What is Sheesham wood?

Sheesham wood originates from the Dalbergia sissoo, also known as the Indian Rosewood. It is a tree native to India and parts of the sub-Himalaya, especially Pakistan and Nepal. Due to its adaptability the tree is now grown in parts of the US, Africa and Australia and is prized for its stunning and highly practical wood, which is used for many kinds of furniture and ornate carvings.

What do the trees look like?

The Dalbergia sissoo can grow as tall as 15 metres in dry regions and when in wetter conditions it can reach 30 metres in height. It has compound leaves and yields pretty pinkish white flowers similar to pea flowers. The tree also produces dry fruit in the form of thin light brown pods.

What does Sheesham wood look like?

An overall description of Sheesham wood is that it is a hardwood, but not among the hardest in this category. In terms of appearance its colour ranges from golden brown to a deeper, reddish brown almost like a conker. The wood will often benefit from some rather striking darker streaks to give it a unique touch. Sheesham wood is a favourite with carpenters and craftsmen because it is very easy to work, carve and is not susceptible to termites or splitting and cracking when turned. In short the wood is tough, hardy and beautiful and can feature some intricate interlocking grains.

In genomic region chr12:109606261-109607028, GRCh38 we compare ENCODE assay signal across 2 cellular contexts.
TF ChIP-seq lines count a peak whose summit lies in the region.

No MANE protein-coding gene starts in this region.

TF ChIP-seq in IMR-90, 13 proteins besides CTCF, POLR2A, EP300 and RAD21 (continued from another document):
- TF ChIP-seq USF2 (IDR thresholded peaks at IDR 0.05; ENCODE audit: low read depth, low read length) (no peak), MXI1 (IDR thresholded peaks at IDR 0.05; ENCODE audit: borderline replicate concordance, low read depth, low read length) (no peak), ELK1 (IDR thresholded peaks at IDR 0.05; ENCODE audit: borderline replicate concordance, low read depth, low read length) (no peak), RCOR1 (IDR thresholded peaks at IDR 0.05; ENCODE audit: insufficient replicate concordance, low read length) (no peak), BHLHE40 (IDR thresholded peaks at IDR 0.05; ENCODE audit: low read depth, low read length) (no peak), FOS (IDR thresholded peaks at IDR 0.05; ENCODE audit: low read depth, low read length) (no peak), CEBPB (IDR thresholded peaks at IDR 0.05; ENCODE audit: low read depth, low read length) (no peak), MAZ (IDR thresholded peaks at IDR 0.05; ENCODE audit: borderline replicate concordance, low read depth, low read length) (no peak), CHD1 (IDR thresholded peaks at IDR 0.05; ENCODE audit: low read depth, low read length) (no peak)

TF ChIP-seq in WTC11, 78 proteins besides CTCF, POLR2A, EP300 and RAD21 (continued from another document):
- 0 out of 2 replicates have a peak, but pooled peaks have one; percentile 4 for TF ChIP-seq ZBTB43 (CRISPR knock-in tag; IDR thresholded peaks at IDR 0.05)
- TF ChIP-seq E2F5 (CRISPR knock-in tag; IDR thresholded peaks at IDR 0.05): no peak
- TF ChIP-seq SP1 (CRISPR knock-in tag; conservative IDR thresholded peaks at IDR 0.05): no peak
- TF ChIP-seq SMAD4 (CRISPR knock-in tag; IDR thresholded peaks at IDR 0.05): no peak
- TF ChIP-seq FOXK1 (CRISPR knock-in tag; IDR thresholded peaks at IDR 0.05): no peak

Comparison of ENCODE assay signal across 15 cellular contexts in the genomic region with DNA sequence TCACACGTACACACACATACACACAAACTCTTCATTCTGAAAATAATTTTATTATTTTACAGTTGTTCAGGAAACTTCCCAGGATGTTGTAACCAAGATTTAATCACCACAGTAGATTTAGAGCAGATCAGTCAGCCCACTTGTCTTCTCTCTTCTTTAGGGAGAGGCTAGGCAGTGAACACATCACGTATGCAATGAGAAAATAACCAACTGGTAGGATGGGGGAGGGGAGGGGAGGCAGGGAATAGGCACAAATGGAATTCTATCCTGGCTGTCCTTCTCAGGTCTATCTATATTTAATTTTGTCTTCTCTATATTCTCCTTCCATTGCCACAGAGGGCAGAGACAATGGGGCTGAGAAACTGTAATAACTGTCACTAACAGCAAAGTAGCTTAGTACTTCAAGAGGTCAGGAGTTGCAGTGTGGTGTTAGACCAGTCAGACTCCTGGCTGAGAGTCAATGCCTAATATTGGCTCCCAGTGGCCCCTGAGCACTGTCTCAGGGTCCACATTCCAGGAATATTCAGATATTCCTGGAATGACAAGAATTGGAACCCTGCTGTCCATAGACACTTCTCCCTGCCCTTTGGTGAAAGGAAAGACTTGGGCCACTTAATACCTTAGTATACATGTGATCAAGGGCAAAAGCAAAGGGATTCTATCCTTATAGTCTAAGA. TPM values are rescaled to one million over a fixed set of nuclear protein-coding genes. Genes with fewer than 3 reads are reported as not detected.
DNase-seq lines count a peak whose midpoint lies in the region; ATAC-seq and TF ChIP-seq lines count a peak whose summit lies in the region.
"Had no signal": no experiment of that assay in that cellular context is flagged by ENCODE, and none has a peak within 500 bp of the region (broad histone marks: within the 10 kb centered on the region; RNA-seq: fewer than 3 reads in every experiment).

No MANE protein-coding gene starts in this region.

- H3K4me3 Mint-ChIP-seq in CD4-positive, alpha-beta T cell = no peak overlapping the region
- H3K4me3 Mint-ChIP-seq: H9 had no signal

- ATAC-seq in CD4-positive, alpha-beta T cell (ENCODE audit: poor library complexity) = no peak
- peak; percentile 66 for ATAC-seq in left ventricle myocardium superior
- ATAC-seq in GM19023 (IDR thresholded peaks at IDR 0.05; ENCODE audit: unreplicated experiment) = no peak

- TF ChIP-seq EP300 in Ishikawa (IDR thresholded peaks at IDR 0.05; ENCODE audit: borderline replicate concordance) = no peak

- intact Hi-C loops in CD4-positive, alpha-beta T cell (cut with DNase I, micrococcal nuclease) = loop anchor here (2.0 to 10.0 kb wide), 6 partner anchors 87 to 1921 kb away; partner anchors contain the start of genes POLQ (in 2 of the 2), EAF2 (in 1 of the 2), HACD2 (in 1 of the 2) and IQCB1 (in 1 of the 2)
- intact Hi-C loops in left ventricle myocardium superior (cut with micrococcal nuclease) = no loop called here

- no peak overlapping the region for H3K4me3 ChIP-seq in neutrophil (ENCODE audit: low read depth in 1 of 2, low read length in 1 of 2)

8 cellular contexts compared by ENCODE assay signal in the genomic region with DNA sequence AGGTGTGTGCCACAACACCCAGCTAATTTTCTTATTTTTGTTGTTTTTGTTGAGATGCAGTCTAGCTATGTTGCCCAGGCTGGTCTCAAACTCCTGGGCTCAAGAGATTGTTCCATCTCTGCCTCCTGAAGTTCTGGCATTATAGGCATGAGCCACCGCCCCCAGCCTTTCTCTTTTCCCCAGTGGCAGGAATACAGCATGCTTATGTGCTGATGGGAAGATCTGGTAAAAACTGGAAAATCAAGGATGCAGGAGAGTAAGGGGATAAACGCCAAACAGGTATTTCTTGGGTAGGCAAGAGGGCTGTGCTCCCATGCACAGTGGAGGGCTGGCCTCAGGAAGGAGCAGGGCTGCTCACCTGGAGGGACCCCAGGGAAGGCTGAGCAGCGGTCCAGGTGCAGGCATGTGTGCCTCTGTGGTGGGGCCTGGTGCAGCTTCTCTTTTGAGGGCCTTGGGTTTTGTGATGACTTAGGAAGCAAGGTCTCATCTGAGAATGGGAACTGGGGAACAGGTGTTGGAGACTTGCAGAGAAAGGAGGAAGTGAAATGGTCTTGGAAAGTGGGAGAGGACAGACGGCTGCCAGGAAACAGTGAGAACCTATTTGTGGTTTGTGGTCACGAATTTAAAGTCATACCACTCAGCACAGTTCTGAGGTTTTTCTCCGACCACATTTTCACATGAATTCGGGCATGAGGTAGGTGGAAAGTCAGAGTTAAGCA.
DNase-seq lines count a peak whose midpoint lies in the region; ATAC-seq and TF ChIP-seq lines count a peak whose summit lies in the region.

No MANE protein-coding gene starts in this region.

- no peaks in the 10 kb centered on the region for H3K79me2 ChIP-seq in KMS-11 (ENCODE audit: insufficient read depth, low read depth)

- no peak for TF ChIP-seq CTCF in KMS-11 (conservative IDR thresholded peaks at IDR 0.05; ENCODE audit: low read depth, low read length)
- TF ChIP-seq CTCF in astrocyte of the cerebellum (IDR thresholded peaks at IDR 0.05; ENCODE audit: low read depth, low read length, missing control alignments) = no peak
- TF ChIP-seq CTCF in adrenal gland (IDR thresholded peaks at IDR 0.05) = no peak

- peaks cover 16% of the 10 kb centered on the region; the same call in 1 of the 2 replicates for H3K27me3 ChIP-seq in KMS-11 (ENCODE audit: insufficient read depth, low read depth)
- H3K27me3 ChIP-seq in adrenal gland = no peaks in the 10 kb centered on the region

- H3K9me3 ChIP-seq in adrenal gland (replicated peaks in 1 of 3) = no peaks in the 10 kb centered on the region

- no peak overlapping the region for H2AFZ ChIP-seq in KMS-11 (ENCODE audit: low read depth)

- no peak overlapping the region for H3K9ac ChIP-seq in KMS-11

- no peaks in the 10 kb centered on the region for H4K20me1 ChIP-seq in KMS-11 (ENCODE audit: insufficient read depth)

The appearance of Sheesham wood – a detailed exploration

While the heartwood of the tree can vary between golden and darker reddish brown the sapwood is the colour of golden straw and is sometimes added to furniture – although this is thought to be more to do with its relative cheapness rather than anything it adds aesthetically – which is a happy accident. Sheesham Wood benefits from an excellent natural lustre, meaning that it can be finished with natural beeswax and does not need anything too fancy to bring out its exceptional natural beauty,

In terms of its endgrain, Sheesham wood is characterised as diffuse porous, meaning it has relatively few, large pores with no specific arrangement and it also benefits from gums and other heartwood deposits with a reddish brown colouration. These are fairly common in their occurrence. Sheesham wood is rated between durable and very durable and benefits from excellent decay resistence.

As touched upon before Sheesham wood is prized for its workability and it is because of the combination of many of the characteristics it benefits from. The only pieces of Sheesham wood that are harder to work with machines are those rare pieces with interlocked grain as these can rip during surfacing.

One of the amazing things about Sheesham wood, like the other woods in the Dalbergia genus, is its distinctive scent. The Sheesham scent is much more pleasant than its cousins as it is not as strong, while still retaining enough of an aroma to be interesting.

Because the tree itself tends to be rather crooked in its growth, long sections of timber are relatively scarce. This makes the wood more suited to certain kinds of furniture and less suited to, for example church benches, or other pieces requiring great length. The species from which Sheesham comes is not endangered and is considered sustainable in its cultivation. The wood is held in a very high regard in India, especially, where it is believed to benefit from spiritually auspicious properties as well as great colour, density and durability. As such it is valuable in India, but remains relatively affordable in Europe.

All of these many attributes come together to make Sheesham wood very desirable for furniture, turned objects, veneer and percussive musical instruments.